the side. The discharge hole provides a tangental return affect and creates
                  a current around the perimeter of the pond. The current is approximately 24
                  inches wide and with the suction end in the middle of the pond all of the
                  waste gets pulled out of the pond.

                  With the advent of winter and the rainy season I found one slight issue that
                  I would have prepared for when I put the pond together. As the ground
                  became wet the legs sank into the ground about 2 inches or so. It would
                  have been better if I had place something like the concrete stepping stones
                  beneath each leg to provide a wider base for the leg. The 2 inch by 12 inch
                  stepping stones are made from concrete and I could have cut them in half.
                  That is the reason I only fill the pond to the 34 inch mark maximum. That
                  gives me about 6 inches of freeboard.

                  The pond is covered with the cheap bird netting you can buy at Home Depot or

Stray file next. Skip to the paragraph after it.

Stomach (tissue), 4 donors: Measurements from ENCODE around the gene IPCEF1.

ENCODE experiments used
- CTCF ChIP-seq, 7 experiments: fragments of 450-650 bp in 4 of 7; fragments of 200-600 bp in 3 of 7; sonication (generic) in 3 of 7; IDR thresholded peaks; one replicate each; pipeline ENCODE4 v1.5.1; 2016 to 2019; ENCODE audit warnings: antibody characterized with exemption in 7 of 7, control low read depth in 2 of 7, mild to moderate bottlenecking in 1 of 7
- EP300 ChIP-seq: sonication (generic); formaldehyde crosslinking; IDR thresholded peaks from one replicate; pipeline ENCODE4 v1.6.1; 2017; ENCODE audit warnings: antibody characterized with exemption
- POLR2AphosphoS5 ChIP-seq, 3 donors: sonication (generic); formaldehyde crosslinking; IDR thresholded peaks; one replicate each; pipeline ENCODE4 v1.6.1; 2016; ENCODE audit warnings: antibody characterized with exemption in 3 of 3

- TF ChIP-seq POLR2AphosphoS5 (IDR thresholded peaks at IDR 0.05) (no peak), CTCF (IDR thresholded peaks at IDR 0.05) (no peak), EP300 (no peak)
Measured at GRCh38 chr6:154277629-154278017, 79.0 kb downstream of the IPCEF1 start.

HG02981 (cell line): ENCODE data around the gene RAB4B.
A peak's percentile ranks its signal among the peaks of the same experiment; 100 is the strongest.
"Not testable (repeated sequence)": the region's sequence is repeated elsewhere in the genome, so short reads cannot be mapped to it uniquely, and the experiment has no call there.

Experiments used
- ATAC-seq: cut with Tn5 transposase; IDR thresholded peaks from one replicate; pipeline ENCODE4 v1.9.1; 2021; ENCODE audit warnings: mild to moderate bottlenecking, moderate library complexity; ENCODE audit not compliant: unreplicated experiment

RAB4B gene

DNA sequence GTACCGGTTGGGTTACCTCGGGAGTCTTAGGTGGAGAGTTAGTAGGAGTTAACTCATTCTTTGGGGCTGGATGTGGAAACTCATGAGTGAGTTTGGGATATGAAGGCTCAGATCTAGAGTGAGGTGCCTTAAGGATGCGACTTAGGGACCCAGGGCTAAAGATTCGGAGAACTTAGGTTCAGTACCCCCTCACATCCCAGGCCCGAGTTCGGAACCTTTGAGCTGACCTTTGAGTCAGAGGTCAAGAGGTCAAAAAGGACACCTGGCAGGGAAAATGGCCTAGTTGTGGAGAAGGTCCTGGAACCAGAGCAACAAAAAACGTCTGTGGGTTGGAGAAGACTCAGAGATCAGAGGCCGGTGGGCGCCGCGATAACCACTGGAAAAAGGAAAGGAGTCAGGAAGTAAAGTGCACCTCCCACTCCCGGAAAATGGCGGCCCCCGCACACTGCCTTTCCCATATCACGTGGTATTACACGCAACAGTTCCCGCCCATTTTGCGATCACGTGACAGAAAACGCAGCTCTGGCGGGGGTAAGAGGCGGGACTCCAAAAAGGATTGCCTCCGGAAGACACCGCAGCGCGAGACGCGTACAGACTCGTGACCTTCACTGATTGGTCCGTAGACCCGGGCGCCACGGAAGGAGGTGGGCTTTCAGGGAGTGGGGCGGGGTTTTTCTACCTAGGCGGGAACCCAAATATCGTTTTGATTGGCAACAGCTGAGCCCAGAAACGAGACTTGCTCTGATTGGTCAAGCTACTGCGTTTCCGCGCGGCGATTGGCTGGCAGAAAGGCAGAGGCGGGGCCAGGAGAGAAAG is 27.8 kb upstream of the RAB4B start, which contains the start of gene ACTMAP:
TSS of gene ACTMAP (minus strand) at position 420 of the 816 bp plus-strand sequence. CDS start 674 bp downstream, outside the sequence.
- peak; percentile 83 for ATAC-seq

Lowes. It is held on by looping the net squares over the top of the pins
                  that hold the frame together.

                  The electrical supply is an extension cord. It is 10 guage wire. Overkill,
                  but no power loss this way.

                  Also on the left you can see my qt/hospital tank. It is not being used
                  right now but the filter has water running through it just in case. That is
                  the black pipe you can see on the left side of the picture that dumps into
                  the pond. It is fed by a separate submersible pump.

                  The pipe frame work around the pond is for shade cloth in the summer. It